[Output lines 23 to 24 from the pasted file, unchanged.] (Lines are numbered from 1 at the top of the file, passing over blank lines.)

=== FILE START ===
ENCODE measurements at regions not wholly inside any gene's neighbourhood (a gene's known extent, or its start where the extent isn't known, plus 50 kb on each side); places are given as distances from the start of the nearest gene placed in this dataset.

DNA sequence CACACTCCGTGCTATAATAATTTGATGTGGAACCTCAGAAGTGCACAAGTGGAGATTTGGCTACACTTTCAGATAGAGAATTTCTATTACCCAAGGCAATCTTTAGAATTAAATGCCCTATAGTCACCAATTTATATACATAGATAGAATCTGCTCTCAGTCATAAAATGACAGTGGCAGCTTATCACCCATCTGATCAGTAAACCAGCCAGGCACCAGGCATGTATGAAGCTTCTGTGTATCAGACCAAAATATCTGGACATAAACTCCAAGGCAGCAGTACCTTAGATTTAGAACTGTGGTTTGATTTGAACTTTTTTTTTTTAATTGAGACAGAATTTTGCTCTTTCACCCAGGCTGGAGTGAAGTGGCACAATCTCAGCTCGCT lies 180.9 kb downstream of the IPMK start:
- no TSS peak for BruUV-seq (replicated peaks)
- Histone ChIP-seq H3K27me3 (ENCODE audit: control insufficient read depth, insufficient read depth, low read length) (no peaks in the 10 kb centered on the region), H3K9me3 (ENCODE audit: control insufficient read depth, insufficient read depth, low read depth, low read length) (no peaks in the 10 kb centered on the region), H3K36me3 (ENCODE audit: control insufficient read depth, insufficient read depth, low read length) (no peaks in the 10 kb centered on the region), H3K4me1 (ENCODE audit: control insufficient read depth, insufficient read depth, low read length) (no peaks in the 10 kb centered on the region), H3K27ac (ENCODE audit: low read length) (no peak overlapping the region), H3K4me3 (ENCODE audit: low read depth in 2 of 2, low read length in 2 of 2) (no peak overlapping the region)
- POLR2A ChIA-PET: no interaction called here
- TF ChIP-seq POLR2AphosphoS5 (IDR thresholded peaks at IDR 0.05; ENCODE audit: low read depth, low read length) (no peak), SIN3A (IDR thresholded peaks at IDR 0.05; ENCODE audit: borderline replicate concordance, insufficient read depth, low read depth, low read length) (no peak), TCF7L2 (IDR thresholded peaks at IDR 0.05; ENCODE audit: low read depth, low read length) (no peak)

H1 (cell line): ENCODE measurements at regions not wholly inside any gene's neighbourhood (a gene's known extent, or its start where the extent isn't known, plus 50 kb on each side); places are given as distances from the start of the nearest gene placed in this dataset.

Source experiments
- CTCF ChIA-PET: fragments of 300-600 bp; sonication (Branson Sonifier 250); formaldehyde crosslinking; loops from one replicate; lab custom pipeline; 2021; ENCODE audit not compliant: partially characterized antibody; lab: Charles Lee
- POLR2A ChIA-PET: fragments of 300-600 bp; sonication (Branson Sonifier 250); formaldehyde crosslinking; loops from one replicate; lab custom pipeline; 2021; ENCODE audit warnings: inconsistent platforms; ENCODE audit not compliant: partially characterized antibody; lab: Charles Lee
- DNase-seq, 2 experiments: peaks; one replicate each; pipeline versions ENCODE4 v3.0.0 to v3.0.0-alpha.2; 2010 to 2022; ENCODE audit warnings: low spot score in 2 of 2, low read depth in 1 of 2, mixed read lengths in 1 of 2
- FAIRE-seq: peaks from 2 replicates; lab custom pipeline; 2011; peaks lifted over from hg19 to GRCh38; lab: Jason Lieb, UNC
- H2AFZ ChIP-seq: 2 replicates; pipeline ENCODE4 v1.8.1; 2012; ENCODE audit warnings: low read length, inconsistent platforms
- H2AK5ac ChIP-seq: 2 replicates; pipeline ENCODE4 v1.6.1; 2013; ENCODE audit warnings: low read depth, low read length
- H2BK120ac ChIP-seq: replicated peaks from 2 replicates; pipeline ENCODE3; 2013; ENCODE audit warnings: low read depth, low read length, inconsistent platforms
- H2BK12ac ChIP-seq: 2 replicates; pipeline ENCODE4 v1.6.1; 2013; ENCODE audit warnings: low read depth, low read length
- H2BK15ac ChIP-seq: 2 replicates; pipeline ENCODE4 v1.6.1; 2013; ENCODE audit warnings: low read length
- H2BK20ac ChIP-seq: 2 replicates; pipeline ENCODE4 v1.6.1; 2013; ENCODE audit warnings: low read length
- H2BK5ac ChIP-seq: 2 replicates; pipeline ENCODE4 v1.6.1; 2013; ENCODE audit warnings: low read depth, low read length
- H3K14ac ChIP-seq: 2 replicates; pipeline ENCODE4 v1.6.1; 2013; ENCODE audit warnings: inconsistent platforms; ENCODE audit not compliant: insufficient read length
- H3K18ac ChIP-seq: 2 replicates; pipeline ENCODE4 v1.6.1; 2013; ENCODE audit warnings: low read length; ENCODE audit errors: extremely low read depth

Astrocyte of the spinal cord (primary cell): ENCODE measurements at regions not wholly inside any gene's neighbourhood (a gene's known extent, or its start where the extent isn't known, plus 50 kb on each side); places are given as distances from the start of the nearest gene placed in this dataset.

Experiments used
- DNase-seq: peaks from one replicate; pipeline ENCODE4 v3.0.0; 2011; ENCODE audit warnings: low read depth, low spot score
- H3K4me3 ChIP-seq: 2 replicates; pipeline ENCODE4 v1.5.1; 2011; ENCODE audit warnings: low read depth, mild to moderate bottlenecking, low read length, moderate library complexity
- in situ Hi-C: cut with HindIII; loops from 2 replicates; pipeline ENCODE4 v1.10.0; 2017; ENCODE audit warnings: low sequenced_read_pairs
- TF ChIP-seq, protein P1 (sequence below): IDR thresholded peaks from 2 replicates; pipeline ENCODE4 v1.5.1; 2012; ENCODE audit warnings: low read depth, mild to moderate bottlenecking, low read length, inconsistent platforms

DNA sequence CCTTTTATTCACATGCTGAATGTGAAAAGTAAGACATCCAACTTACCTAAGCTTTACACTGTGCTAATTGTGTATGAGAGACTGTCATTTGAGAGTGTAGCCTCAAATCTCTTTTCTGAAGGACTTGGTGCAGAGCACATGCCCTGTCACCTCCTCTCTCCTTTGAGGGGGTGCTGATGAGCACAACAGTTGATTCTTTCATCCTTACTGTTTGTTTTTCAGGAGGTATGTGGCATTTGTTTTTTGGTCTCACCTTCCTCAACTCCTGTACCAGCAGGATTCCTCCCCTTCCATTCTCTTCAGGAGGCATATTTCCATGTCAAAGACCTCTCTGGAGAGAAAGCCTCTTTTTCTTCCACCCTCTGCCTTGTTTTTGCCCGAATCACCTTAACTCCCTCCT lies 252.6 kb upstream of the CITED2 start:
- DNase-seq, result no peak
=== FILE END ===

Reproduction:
Experiments used
- DNase-seq: peaks from one replicate; pipeline ENCODE4 v3.0.0; 2011; ENCODE audit warnings: low read depth, low spot score